03 Dec 2017 • Frame Magazine
Tomorrow's Workplace: Lotte van Velzen's AOE
In conjunction with each issue of Frame, we challenge emerging designers to answer a topical question with a future-forward design concept.
Sparked by media reports that robots are likely to replace half of all jobs over the next 20 years, for Frame 117 we commissioned five makers to desgin an item, tool, space or service that relates to the anticipated automation of tomorrow's workspace.
You’ve moved from the Netherlands to New York City. How did this influence your concept?
Lotte van Velzen: Living in a different city is a wonderful experience and has widened my perspective, although the question 'where do I end up?' has also became more important. My concept is a response to this topic: it basically eliminates the importance of location in the workplace.
What is it?
I call it the Augmented Office Environment (AOE), a future workspace that’s built around a virtual experience rather than a physical presence.
How will it work?
You log into your system in the morning, navigate to your personal work platform and take a seat behind your computer. Your co-workers, who are logged into the same platform, are in the same virtual space. You can attend meetings, participate in brainstorm sessions and have eat lunch with them.
Which professions do you see benefitting most from an AOE?
It has applications in many fields. Teachers can give classes attended simultaneously by students worldwide. Engineers, architects and manufacturers can develop projects in an AOE, while automated factories and smart machines make their data physical. Scientists can use an AOE to share data, and it's a good choice for virtual-simulation labs as well.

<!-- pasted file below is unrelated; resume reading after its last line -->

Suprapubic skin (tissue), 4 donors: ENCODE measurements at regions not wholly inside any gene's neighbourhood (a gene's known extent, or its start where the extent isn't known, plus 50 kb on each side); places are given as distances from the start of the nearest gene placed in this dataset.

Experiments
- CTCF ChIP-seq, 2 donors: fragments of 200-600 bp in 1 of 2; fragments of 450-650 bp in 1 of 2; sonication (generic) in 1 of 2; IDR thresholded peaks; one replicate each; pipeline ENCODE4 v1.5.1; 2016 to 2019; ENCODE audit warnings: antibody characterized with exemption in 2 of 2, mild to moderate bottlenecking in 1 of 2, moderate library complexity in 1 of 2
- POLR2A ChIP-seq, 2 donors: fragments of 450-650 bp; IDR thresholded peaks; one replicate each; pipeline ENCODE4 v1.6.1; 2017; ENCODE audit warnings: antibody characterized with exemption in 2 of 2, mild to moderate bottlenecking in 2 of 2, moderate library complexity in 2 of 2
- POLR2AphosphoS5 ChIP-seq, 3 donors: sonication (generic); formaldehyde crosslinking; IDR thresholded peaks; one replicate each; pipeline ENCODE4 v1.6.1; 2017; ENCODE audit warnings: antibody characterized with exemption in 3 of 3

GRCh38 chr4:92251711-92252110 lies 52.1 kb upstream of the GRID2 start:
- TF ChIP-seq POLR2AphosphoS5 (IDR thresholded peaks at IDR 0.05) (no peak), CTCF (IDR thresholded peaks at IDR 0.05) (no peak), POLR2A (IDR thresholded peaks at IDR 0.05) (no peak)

What are the advantages for individual workers?
So many people are denied opportunities because of where they live. A shortage of engineers in one part of the world and an excess in another can be addressed by using AOEs. It can also create a greater diversity in the workforce. If engineers from Senegal and Germany worked together in the same AOE, the result could be a better collaborative network of knowledge, uninhibited by geography. With the freedom to live anywhere, people will leave cities where the cost of living is high. Densely populated areas will spread out, and urbanism will reverse.
What role could big data and AI play in your concept?
These two developments are moving technology into the realm of ethics. We need to be conscious of the fact that concepts like AOE could radically alter our lives. It's up to us to take responsibility for the extent to which such advances might render ‘you’ and ‘I’ obsolete. The AOE’s human component cannot be compromised. While simulations will improve efficiency, we have to consider why we are making these tools to begin with.
And why do we?
My belief is that they will provide us with the opportunity to more thoughtfully balance our generation's dynamic work demands. In short, technology gives us time to do the things we want, wherever we want.